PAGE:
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Chasing Bookworms: What Missing Art Can Tell You About Insects

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"The Rich Man" by Cornelis Anthonisz (1541), courtesy Rijksmuseum, Amsterdam.

Between the 15th and 19th centuries, Europeans illustrated their books mainly with woodcuts. A woodcutter would etch a block of wood with an image so that when the block was dipped in ink and then stamped on a page, the areas that were cut away would leave just the white paper, and the remaining raised parts would pick up the ink and create black lines. (Here’s Albrecht Dürer’s Samson Rending the Lion as woodblock and ink-on-paper).

Those carved-out parts of the blocks and the white spaces on the paper were just as important to the art as the untouched wood and lines of ink. Empty spaces can say a lot. That’s why Blair Hedges, an evolutionary biologist at Pennsylvania State University, is so interested in certain holes that appear in many of these old books.

Bugging Out

These aren’t holes in the plots, but the artwork. Called wormholes, they’re actually the handiwork of beetles which came from eggs laid in trees and then emerged from the wood as adults, sometimes after the trees were turned into lumber—and sometimes even after a piece of wood had been carved with an image for printing. Hiring an illustrator to remake blocks affected by the bugs was expensive, so printers often went ahead and used them anyway, and many woodcut illustrations in older books are pockmarked with small circles that interrupt the ink lines. You can see some in the image above.

To biologists, those circles are trace fossils. Like a tooth mark or a footprint, they provide evidence that an animal was in a given place at one time. In this case, they pinpoint where a beetle once burst forth into the world. Hedges has used wormhole fossils from old books, maps, and art prints to study the distribution of certain wood-boring beetles over the hundreds of years when woodcuts were at the height of their use.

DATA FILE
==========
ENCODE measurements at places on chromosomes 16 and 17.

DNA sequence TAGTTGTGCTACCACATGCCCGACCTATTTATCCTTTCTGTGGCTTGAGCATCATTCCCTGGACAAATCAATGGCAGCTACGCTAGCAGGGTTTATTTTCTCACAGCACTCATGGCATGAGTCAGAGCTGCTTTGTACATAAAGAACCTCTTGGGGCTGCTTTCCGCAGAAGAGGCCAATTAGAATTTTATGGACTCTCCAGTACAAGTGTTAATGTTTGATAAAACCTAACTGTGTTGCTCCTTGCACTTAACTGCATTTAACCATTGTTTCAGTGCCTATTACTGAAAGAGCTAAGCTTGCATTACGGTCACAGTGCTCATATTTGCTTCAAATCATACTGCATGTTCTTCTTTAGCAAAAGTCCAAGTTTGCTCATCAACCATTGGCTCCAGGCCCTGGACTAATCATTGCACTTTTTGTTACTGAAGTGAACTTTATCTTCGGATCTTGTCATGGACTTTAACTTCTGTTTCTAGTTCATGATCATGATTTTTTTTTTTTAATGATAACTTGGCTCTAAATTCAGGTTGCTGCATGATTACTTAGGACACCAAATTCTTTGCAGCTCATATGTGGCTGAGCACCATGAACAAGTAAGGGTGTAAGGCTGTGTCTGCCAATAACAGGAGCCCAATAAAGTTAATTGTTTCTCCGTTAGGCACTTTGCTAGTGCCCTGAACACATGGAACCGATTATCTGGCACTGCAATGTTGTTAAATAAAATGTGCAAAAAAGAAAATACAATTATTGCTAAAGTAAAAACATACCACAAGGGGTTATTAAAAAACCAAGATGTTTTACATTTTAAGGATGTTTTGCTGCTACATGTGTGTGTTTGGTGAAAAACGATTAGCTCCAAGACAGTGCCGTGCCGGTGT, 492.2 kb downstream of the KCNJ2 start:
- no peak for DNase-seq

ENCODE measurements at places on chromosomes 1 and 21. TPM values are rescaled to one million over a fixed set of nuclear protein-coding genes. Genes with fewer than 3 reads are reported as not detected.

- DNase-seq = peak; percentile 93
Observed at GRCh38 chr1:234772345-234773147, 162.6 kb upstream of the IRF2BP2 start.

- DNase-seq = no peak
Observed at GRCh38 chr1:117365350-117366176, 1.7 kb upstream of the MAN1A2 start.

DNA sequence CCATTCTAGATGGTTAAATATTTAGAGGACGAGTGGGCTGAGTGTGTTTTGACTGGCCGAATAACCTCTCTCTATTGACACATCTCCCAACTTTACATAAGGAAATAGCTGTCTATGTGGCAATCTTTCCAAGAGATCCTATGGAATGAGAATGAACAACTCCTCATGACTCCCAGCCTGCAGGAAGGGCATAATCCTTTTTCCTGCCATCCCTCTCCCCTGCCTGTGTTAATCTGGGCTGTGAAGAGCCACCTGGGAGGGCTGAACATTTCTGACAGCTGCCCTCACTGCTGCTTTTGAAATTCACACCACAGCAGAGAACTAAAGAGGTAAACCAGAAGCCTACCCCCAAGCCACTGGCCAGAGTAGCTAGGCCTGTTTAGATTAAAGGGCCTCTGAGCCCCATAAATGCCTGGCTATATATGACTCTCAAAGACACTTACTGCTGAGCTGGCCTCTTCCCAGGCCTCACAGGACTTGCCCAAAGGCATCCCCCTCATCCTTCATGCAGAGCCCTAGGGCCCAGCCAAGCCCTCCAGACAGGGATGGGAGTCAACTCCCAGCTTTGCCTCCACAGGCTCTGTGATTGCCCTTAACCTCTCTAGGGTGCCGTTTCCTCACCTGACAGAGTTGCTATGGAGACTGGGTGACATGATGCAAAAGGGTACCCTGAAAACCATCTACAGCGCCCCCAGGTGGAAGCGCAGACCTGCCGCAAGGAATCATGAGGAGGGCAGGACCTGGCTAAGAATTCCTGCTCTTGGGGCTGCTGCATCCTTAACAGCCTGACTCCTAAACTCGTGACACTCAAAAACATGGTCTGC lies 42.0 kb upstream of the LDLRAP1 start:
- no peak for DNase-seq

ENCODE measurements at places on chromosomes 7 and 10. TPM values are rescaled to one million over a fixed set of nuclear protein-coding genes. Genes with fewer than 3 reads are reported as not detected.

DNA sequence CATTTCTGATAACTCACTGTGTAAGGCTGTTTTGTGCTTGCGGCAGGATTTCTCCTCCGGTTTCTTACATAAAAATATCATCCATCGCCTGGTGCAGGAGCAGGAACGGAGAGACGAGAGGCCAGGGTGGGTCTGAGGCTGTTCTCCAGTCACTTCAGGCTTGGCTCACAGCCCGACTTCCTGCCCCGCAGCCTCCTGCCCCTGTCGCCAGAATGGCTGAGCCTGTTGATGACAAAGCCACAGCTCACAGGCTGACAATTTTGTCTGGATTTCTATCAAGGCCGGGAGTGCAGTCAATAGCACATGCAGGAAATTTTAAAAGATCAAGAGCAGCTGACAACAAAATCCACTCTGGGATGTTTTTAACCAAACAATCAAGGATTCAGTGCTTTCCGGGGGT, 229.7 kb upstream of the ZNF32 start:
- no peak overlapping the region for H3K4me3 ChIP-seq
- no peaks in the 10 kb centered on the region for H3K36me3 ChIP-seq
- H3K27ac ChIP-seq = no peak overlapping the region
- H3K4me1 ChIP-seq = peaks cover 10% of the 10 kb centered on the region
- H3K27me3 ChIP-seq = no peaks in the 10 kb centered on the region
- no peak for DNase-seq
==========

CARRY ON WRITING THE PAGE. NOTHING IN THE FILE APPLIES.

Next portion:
For a recently published study, he examined some 3000 wormholes in woodcut illustrations made between 1462 and 1899. He found that the wormholes in illustrations printed in northern Europe were round and, on average, 1.4 millimeters across. The wormholes from southern Europe were about twice as large, averaging 2.3 mm across. Many southern holes were also pill-shaped, or had “tracks” instead of being a a circle, shaped by the beetle exiting its nursery in a diagonal path instead of digging straight up and out (shown below).

Woodcut (1606) by Giovanni Battista Ramusio, courtesy Library of Congress

Going by the size and shape of the holes and what’s known about beetles’ wood preferences (some, for example, only lay their eggs in damp, rotting wood, which is not something that would be used in printing), Hedges was able to pin the holes in the illustrations on two species. He thinks the common furniture beetle (Anobium punctatum) is the likely culprit for the northern European works, and the Mediterranean furniture beetle (Oligomerus ptilinoides) for the southern ones.

Drawing the Line

The woodcut holes suggest a clear geographic divide between the beetles. Through hundreds of years of European literature and art, the two species’ ranges appear to have butted up against one another, but never overlapped.

This stark division is shocking because, today, both beetles are widely distributed through western, central, and southern Europe. There’s a lot of overlap in their ranges, and no one knew until now how their distribution was in the past, or if or how it had changed.

By looking at where and when the books were printed, Hedges was able to plot the historical dividing line between the two beetles (shown in the map below with each species’ current European range). Characteristics of its shape—like the curve south as it approaches France’s humid west coast—and the northern beetle’s sensitivity to certain environmental factors—like a combination of low humidity and high temperature—suggested to Hedges that the boundary between the two species was partly a matter of climate. As the climate changed over the centuries, though, the border might have held because both beetles prefer the same kind of wood, and they were avoiding competition with each other for it.

Broadening their Horizons

Top: historic range of two wood-boring beetles. Bottom L: modern range of the common furniture beetle. Bottom R: modern range of the Mediterranean furniture beetle. Hedges, 2012

The beetles expanded their range in the late 19th and early 20th centuries, which means that people are one reason for the fall of the dividing line, Hedges says. The beetles' expansion came during a time when increasing global trade, travel, and commerce moved infested wood around Europe and to other continents, and modern homes with carefully controlled climates might have allowed the bugs to acclimate to new areas and eventually colonize them.

And all that comes from some blank spaces in old drawings.